The final element of a survival horror game, the exploration, is something that, unlike the first two elements, has been greatly expanded upon in Dead Space 3. In addition to far larger environments to venture into Visceral has also included new optional side missions. While these seem to have no bearing on the overall narrative of the game they do expand on the background of the events preceding it. Unfortunately many of the optional missions utilize recycled environments and the rewards for completing them are only meant to augment your weapons and RIG. It would have been a far more enticing experience had these optional missions in fact held storyline consequences for Issac and crew, possibly allowing for a multiple ending scenario for the game, but this is something that, for now, is not in the final product.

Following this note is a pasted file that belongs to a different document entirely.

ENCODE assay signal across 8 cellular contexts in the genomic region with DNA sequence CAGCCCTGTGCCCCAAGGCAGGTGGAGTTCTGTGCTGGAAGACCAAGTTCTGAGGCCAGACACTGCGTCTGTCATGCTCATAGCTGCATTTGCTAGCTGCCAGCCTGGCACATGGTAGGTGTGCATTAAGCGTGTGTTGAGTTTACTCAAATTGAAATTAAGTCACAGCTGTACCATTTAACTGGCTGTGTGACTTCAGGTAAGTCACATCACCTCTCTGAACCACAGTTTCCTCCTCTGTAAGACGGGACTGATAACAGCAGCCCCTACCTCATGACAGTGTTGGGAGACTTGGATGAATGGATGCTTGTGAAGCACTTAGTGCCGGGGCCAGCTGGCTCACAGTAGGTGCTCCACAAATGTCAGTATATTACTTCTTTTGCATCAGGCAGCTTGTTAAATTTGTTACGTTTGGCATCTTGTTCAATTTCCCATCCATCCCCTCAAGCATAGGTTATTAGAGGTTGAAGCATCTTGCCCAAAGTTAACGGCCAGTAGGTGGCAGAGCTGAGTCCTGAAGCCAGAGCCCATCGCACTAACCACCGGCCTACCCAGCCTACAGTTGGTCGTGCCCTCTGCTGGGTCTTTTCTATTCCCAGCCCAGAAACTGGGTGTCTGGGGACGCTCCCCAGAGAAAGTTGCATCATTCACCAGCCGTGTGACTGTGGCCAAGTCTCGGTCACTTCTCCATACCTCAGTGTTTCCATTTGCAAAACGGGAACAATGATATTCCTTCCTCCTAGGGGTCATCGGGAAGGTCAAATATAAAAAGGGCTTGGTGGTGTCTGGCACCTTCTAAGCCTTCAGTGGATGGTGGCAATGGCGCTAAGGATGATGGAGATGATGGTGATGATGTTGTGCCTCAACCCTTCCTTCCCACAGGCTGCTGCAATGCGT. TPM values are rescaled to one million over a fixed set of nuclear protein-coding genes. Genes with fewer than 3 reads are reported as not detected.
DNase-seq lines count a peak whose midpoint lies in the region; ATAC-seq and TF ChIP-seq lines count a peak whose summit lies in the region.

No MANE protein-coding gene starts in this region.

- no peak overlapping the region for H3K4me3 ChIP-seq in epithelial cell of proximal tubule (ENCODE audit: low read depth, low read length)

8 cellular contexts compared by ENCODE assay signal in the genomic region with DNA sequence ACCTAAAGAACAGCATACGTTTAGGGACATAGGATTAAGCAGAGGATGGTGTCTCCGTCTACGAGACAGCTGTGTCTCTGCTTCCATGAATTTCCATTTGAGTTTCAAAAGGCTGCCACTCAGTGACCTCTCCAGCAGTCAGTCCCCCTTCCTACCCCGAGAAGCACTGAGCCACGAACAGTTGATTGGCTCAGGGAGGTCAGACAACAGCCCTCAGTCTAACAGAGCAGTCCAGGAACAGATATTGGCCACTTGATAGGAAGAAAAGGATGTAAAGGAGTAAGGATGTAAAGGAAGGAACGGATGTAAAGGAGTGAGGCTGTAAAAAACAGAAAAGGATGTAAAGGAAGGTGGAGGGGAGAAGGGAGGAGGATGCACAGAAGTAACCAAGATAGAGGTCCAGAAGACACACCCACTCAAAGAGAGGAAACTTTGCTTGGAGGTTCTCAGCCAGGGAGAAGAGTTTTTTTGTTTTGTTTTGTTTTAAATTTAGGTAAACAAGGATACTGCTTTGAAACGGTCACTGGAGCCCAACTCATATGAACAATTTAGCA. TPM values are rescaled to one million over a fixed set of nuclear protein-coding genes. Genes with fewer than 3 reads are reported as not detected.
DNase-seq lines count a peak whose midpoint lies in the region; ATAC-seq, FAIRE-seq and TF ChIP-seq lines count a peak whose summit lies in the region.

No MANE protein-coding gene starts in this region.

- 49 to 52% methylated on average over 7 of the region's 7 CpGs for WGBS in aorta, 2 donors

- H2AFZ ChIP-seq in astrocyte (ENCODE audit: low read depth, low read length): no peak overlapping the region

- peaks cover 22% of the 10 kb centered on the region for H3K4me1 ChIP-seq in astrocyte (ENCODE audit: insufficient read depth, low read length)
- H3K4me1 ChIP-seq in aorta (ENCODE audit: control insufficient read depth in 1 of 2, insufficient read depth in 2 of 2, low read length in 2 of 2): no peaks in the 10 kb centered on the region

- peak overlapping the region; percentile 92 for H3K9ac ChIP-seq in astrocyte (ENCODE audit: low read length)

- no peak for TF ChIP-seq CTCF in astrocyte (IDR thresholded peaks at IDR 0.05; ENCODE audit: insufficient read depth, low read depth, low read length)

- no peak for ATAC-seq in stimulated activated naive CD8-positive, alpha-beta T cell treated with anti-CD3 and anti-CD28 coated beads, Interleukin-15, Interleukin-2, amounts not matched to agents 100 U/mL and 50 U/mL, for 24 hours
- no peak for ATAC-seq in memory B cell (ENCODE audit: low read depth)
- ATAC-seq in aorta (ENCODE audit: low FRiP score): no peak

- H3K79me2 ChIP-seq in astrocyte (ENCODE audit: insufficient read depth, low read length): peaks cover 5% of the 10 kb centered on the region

Human combatants in Dead Space 3 is an item many have groaned audibly about ever since the game’s debut at E3 2012 but this is something I can safely say is not nearly as big a problem as one would think. Encounters with human enemies occur less often than one would think, making them a far smaller threat than one would believe. If anything, they demonstrate the power that lies within the Necromorph threat as the humans are fairly weak in comparison. It is also a bit of a narrative necessity as Issac and crew are hunted by Danik and his Unitologist brethren and given the way they are handled throughout the experience, it’s not something that harms the game at all.